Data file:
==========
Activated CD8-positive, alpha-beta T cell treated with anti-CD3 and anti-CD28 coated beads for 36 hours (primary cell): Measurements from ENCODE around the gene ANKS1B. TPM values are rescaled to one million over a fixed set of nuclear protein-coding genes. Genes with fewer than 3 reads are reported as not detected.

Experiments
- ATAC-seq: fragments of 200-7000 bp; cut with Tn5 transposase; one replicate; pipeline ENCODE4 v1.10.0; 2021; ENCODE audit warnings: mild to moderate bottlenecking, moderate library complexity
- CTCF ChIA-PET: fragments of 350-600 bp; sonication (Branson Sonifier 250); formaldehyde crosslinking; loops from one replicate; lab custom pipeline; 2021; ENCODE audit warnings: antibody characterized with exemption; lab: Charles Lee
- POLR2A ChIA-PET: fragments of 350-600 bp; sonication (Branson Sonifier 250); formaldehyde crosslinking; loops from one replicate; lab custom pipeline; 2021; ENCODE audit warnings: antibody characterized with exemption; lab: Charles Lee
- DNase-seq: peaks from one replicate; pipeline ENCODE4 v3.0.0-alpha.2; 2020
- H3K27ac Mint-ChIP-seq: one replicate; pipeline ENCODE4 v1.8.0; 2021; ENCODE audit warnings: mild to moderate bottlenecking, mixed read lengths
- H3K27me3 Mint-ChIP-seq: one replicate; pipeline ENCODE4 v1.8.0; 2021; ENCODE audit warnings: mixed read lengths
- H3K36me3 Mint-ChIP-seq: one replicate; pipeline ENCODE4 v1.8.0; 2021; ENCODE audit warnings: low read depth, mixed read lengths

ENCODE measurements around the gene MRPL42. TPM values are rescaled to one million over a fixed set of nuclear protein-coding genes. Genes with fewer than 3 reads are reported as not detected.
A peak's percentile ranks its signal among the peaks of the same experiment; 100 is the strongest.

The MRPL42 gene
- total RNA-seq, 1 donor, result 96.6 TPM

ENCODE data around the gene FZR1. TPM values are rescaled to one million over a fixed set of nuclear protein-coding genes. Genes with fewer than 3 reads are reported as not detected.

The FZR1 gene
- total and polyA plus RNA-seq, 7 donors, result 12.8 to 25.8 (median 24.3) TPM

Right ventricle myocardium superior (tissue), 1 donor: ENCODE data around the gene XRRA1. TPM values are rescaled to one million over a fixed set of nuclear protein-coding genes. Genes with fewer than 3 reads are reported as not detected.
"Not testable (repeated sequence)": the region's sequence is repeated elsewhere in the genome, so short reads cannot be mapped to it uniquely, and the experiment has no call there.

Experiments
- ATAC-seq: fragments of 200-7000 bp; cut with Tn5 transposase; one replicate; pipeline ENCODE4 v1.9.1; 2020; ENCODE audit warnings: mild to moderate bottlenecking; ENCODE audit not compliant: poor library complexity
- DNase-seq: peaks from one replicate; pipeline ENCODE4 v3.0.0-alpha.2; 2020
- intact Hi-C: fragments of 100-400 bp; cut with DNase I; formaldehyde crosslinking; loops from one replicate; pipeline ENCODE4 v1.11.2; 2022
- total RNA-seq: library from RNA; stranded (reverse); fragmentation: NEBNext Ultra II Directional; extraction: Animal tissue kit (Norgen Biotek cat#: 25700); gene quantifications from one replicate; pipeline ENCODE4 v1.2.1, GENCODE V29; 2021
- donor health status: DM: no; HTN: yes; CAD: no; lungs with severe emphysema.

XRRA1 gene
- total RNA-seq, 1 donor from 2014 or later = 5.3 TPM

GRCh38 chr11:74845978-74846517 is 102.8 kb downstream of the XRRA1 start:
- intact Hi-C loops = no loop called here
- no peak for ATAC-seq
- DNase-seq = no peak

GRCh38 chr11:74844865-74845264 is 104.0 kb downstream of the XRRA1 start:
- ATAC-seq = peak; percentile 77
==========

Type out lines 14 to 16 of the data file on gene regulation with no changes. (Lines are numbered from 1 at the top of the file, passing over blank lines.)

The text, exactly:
ENCODE data around the gene FZR1. TPM values are rescaled to one million over a fixed set of nuclear protein-coding genes. Genes with fewer than 3 reads are reported as not detected.

The FZR1 gene
- total and polyA plus RNA-seq, 7 donors, result 12.8 to 25.8 (median 24.3) TPM